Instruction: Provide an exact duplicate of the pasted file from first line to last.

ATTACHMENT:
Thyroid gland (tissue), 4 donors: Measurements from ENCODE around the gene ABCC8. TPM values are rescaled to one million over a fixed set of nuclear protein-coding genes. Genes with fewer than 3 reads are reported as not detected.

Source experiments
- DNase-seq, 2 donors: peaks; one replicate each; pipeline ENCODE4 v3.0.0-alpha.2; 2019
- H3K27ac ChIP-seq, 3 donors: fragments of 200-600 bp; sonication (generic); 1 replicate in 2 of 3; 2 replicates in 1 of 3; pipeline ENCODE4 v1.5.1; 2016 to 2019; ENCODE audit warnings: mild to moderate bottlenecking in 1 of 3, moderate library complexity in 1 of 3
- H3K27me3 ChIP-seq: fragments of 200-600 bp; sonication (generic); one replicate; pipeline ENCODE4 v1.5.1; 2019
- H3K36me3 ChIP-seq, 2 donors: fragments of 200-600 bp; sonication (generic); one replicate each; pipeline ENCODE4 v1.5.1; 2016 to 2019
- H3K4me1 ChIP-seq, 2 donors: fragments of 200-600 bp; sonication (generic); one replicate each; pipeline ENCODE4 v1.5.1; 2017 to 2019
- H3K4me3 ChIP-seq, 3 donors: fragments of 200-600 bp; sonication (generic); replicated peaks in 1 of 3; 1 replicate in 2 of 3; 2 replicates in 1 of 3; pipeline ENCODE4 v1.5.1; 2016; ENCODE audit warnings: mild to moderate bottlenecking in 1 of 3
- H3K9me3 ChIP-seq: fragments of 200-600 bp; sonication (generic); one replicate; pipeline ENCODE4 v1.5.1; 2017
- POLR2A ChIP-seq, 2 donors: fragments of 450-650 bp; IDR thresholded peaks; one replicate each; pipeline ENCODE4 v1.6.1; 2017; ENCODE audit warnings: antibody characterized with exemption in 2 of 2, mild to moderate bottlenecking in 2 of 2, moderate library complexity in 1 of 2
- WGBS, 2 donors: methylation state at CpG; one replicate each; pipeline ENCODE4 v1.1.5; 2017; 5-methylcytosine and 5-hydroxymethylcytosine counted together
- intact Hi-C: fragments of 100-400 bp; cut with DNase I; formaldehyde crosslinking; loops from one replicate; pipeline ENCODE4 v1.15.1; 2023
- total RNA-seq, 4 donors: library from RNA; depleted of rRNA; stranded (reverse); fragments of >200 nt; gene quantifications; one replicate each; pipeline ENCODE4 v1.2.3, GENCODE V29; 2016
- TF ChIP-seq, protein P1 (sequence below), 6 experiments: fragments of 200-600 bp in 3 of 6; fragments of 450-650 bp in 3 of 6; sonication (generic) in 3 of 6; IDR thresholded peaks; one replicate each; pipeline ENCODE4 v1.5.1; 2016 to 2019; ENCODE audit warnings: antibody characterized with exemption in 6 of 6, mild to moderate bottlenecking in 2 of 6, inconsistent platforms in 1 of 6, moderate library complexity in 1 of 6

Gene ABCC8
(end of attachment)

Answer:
Thyroid gland (tissue), 4 donors: Measurements from ENCODE around the gene ABCC8. TPM values are rescaled to one million over a fixed set of nuclear protein-coding genes. Genes with fewer than 3 reads are reported as not detected.

Source experiments
- DNase-seq, 2 donors: peaks; one replicate each; pipeline ENCODE4 v3.0.0-alpha.2; 2019
- H3K27ac ChIP-seq, 3 donors: fragments of 200-600 bp; sonication (generic); 1 replicate in 2 of 3; 2 replicates in 1 of 3; pipeline ENCODE4 v1.5.1; 2016 to 2019; ENCODE audit warnings: mild to moderate bottlenecking in 1 of 3, moderate library complexity in 1 of 3
- H3K27me3 ChIP-seq: fragments of 200-600 bp; sonication (generic); one replicate; pipeline ENCODE4 v1.5.1; 2019
- H3K36me3 ChIP-seq, 2 donors: fragments of 200-600 bp; sonication (generic); one replicate each; pipeline ENCODE4 v1.5.1; 2016 to 2019
- H3K4me1 ChIP-seq, 2 donors: fragments of 200-600 bp; sonication (generic); one replicate each; pipeline ENCODE4 v1.5.1; 2017 to 2019
- H3K4me3 ChIP-seq, 3 donors: fragments of 200-600 bp; sonication (generic); replicated peaks in 1 of 3; 1 replicate in 2 of 3; 2 replicates in 1 of 3; pipeline ENCODE4 v1.5.1; 2016; ENCODE audit warnings: mild to moderate bottlenecking in 1 of 3
- H3K9me3 ChIP-seq: fragments of 200-600 bp; sonication (generic); one replicate; pipeline ENCODE4 v1.5.1; 2017
- POLR2A ChIP-seq, 2 donors: fragments of 450-650 bp; IDR thresholded peaks; one replicate each; pipeline ENCODE4 v1.6.1; 2017; ENCODE audit warnings: antibody characterized with exemption in 2 of 2, mild to moderate bottlenecking in 2 of 2, moderate library complexity in 1 of 2
- WGBS, 2 donors: methylation state at CpG; one replicate each; pipeline ENCODE4 v1.1.5; 2017; 5-methylcytosine and 5-hydroxymethylcytosine counted together
- intact Hi-C: fragments of 100-400 bp; cut with DNase I; formaldehyde crosslinking; loops from one replicate; pipeline ENCODE4 v1.15.1; 2023
- total RNA-seq, 4 donors: library from RNA; depleted of rRNA; stranded (reverse); fragments of >200 nt; gene quantifications; one replicate each; pipeline ENCODE4 v1.2.3, GENCODE V29; 2016
- TF ChIP-seq, protein P1 (sequence below), 6 experiments: fragments of 200-600 bp in 3 of 6; fragments of 450-650 bp in 3 of 6; sonication (generic) in 3 of 6; IDR thresholded peaks; one replicate each; pipeline ENCODE4 v1.5.1; 2016 to 2019; ENCODE audit warnings: antibody characterized with exemption in 6 of 6, mild to moderate bottlenecking in 2 of 6, inconsistent platforms in 1 of 6, moderate library complexity in 1 of 6

Gene ABCC8